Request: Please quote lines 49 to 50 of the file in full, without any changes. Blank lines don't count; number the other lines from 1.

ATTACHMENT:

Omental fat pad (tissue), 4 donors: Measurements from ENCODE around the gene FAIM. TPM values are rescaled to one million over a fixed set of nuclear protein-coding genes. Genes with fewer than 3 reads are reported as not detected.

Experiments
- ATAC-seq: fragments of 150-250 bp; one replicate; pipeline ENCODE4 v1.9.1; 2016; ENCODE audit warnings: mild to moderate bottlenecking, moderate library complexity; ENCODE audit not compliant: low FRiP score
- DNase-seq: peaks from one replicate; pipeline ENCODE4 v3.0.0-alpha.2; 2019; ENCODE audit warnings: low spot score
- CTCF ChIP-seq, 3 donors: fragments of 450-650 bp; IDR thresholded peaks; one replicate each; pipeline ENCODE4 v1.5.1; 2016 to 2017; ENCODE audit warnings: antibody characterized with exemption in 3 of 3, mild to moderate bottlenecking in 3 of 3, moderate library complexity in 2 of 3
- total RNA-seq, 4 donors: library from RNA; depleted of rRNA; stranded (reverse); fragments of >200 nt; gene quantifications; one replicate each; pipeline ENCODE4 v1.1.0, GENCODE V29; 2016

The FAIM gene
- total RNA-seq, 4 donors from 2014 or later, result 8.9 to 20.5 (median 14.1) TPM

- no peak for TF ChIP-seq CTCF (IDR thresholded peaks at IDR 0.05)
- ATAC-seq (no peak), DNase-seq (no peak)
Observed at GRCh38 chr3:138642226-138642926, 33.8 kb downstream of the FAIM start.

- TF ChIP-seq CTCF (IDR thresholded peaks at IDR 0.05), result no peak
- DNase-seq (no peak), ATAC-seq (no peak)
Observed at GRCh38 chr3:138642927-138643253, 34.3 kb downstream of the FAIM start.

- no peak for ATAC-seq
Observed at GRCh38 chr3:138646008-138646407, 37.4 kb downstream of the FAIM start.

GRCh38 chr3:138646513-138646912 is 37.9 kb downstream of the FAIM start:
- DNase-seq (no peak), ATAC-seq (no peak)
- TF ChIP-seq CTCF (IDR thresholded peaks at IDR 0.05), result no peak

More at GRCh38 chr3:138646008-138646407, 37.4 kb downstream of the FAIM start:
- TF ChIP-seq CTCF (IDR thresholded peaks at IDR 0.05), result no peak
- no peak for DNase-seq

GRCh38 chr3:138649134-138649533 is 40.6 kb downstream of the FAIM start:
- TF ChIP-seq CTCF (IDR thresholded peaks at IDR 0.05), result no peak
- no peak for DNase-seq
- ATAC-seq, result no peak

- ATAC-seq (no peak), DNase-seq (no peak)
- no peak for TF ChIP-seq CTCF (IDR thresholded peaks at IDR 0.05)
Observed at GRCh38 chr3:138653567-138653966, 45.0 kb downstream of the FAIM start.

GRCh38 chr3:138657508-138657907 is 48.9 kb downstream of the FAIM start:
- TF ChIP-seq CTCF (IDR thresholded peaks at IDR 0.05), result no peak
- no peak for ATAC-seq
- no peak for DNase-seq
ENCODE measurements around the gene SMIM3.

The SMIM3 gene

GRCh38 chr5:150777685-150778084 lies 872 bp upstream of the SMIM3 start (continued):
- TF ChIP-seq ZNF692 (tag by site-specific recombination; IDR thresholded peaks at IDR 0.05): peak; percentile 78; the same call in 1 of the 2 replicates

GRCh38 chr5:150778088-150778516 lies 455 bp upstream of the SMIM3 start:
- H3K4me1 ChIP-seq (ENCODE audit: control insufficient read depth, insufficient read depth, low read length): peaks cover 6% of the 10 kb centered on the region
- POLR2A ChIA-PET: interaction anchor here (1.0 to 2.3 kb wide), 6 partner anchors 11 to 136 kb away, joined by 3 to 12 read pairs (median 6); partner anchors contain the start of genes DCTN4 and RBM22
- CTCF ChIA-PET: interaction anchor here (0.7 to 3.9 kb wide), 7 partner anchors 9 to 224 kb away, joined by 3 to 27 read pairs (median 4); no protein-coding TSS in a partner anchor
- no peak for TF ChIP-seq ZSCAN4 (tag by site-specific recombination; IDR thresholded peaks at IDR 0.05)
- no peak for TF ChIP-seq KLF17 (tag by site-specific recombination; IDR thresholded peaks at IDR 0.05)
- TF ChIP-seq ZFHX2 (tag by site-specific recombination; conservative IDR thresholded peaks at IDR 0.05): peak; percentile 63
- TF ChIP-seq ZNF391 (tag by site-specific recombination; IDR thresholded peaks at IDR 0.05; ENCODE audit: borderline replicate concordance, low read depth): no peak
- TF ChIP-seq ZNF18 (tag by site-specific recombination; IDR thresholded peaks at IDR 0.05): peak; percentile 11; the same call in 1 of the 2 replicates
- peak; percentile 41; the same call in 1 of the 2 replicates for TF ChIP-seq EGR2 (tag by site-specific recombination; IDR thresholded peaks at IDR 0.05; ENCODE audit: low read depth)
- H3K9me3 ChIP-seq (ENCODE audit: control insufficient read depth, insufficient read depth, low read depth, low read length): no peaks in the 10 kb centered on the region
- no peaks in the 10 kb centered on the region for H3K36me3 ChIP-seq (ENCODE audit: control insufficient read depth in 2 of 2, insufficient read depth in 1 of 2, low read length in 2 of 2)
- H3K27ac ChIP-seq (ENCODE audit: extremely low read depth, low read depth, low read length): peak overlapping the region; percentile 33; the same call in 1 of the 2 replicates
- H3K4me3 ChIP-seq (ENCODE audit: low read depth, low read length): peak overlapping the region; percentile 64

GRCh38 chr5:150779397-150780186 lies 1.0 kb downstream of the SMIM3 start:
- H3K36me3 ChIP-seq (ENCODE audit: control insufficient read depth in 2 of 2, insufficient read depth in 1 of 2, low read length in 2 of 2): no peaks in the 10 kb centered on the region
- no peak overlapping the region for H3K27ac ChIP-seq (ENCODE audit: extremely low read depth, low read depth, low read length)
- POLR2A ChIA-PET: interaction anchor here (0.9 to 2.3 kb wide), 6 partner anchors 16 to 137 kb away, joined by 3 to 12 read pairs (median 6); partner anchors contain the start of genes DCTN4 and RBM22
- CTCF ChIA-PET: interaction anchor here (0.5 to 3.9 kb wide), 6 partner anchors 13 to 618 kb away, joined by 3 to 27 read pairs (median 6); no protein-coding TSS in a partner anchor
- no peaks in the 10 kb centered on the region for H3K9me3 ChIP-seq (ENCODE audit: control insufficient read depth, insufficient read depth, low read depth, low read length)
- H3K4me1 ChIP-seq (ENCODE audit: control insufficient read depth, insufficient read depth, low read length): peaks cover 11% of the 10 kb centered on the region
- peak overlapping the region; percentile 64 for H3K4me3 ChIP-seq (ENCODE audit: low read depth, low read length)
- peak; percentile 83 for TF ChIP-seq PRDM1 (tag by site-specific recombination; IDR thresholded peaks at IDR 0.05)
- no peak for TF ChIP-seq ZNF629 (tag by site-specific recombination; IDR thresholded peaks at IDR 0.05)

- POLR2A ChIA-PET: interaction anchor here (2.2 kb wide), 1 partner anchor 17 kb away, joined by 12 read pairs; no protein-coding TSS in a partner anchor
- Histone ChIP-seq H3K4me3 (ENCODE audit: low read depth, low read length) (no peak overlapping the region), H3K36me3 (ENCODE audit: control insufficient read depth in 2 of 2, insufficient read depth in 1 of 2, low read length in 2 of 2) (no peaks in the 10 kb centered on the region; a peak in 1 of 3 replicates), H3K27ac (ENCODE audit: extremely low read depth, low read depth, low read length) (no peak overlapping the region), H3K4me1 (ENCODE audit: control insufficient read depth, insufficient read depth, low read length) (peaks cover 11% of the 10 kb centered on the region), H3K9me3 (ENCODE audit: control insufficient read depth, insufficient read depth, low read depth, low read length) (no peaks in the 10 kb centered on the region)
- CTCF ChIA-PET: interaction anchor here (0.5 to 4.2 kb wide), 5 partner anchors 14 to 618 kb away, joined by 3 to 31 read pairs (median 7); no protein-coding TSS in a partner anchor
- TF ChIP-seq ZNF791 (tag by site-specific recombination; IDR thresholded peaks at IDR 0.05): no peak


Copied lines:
- no peaks in the 10 kb centered on the region for H3K36me3 ChIP-seq (ENCODE audit: control insufficient read depth in 2 of 2, insufficient read depth in 1 of 2, low read length in 2 of 2)
- H3K27ac ChIP-seq (ENCODE audit: extremely low read depth, low read depth, low read length): peak overlapping the region; percentile 33; the same call in 1 of the 2 replicates